Mary Elizabeth Brookman Beaty was born in Bucksport, Maine April 5, 1824. She was one of nine children of Henry Brookman, a rigger, and his wife, Elizabeth Bowels. In the 1840's she came to Bucksport, South Carolina as a "Yankee school-marm", the governess to the children of Mr. Buck, a shipbuilder from Main. Here she met and married, in 1851, Thomas Wilson Beaty whose family were pioneer residents of Horry County. In her long lifetime (she died in November, 1901), she became one of the most respected and influential women in the county. The home life at the Beatys was quite proper. A reminiscence from her great-niece, Freddie Cushman Charlotte, in 1967: "When the judge would come to hold court in Conway, he always stayed with the Beatys. This meant big meals and I can close my eyes and be sitting on the steps behind the dining room with Moll, the cook, and taste the sweetness of the cold cabbage. Everything at the Beatys was just so, and as children, the Cushman brood would much prefer being out in the country with the Gillespies to being in town with Aunt Mary and having to dress up in stockings and gloves to go to church, but this was expected and done." The kitchen was out behind the dining room with a latticed breezeway between.
The big front yard of the Beaty house, which is now covered with commercial buildings, was the scene in bygone days of many picnics and May Day festivals.
There is a popular and well known story around Conway that when the Wade Hampton oak was threatened with destruction in order to widen the street to make way for the railroad, Mrs. Beaty stood in front of it with shotgun in hand and threatened,dire consequences to the first man to use an ax or saw on the tree.
Whether the story is fact of fiction one can't be sure. Suffice it to say that the beautiful oak still stands in front of the museum on the corner of Fifth and Main and the railroad took another route through Conway.
Mary and Thomas had five children and their home was what is now known at the Beaty- Spivey house on Kingston Lake. They lost all five children tragically. Two of the girls drowned in the lake behind their home, two girls died young of diptheria, and the youngest child and only son, Brookie, is the subject of what has become a Conway ghost story. I heard this story as a child and still hear it -- that Aunt Mary was sitting in the parlor with a sick Brookie upstairs when she heard beautiful music. Angels, who were her deceased daughters, appeared. A discordant tote was struck and she asked the meaning. The girls replied that they had come for their brother. Mary went to the child's room and found that he had died. Mrs. Beaty repeated her experience often to the people of Conway and her story was accepted as true, since she was such an intelligent, well-informed and highly respected lady in the town. All five children are buried in the Kingston Pres- byterian churchyard in the section known as the "Beaty Burying Ground". Over the graves of the two girls who drowned is a marble carving, encased in glass, attributed to the renowned sculptor, Hiram Powers.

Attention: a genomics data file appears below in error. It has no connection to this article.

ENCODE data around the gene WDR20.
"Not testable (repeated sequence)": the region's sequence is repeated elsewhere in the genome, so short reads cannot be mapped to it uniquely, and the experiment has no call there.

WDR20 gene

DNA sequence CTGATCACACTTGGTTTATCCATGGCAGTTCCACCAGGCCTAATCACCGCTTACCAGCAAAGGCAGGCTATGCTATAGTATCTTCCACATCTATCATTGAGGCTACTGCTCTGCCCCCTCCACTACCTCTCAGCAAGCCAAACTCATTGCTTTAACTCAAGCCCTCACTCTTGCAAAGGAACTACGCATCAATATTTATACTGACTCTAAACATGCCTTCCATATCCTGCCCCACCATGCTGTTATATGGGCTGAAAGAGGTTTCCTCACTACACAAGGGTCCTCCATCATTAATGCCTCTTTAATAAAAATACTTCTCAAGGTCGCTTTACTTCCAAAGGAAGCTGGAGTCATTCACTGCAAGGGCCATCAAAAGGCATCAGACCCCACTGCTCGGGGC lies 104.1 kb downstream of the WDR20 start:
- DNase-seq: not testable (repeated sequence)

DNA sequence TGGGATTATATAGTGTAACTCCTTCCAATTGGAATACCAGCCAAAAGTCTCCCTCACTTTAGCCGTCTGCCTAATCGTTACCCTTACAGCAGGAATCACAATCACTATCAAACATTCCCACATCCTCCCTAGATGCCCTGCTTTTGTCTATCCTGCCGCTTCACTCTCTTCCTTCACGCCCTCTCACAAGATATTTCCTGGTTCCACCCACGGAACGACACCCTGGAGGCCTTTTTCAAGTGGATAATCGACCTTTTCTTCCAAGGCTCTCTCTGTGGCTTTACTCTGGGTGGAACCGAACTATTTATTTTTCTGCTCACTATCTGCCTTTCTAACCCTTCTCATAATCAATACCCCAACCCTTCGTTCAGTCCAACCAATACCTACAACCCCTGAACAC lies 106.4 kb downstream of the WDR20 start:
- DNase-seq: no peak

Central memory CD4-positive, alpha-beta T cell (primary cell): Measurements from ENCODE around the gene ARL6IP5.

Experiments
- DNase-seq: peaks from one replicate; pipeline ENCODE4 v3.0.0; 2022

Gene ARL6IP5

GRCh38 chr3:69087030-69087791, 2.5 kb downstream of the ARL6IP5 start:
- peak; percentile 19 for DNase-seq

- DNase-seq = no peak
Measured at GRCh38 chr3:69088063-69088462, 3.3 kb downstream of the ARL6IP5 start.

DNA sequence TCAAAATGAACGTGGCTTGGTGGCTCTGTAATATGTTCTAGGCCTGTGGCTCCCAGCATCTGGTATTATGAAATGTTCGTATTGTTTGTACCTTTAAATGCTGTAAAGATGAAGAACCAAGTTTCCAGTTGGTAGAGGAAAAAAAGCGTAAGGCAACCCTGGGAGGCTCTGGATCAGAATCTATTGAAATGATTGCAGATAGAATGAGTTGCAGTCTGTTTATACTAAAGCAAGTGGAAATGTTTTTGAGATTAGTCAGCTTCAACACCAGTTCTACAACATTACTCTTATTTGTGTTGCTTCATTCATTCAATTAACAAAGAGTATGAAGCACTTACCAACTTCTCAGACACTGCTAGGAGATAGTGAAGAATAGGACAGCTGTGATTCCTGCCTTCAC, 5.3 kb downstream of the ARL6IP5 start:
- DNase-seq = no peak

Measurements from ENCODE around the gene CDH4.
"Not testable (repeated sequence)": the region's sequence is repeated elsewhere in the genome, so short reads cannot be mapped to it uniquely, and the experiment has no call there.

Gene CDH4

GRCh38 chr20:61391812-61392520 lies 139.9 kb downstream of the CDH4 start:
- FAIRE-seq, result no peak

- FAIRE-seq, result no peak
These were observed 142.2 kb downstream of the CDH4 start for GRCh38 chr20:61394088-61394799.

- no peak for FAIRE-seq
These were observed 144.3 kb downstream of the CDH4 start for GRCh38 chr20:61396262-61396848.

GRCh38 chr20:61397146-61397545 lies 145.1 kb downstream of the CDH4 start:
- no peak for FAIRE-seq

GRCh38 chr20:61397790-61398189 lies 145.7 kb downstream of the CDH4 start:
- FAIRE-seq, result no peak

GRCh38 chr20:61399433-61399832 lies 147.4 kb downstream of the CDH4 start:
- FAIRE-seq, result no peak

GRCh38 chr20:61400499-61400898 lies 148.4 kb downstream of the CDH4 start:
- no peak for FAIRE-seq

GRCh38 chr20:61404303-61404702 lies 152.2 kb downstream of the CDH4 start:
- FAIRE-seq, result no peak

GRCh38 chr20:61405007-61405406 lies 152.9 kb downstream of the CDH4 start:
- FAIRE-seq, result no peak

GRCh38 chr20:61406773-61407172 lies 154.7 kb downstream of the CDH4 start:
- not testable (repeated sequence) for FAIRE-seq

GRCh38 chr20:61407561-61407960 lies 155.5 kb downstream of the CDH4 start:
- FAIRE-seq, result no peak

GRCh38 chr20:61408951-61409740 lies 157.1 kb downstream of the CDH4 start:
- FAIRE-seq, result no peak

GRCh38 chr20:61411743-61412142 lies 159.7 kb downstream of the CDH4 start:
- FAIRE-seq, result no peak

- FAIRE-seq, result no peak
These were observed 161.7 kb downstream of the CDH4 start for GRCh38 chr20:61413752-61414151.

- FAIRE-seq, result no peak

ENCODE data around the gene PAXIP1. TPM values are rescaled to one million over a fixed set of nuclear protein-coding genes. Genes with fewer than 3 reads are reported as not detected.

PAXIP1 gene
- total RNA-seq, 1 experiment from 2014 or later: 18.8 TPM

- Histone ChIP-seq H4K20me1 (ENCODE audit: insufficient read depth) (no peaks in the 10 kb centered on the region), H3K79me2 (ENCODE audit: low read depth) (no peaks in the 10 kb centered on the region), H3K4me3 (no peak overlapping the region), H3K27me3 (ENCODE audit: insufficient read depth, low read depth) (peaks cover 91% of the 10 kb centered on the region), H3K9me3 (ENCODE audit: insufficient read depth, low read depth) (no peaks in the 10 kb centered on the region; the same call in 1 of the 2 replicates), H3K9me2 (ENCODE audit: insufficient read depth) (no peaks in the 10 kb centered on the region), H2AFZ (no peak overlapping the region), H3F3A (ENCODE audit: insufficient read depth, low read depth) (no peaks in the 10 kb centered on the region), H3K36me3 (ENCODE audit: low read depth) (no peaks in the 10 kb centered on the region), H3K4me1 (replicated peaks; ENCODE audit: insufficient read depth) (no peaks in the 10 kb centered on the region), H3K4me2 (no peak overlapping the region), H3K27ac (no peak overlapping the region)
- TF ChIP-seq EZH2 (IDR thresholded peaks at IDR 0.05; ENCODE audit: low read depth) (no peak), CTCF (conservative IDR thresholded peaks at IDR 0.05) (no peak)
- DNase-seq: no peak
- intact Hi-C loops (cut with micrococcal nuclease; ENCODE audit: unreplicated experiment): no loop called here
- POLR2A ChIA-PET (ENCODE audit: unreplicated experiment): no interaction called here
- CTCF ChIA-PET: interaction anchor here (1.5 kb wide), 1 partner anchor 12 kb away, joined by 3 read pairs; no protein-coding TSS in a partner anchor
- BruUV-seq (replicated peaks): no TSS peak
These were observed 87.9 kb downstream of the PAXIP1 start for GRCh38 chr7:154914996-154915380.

Thomas Beaty fought in the Civil War and left his wife, who was an energetic woman of great ability and high intelligence, to supervise his business interests which at that time included an extensive mercantile and naval stores business and the running of a local newspaper. All of this she handled with great competence and skill.
Mary Beaty died in 1901. As a young man, Mr. C.P. Quattlebaum lived in her home before he married. His daughter, Marjorie Quattlebaum Langston, wrote in the April, 1967 Independent Republic Quarterly an account of this as he told it to her.
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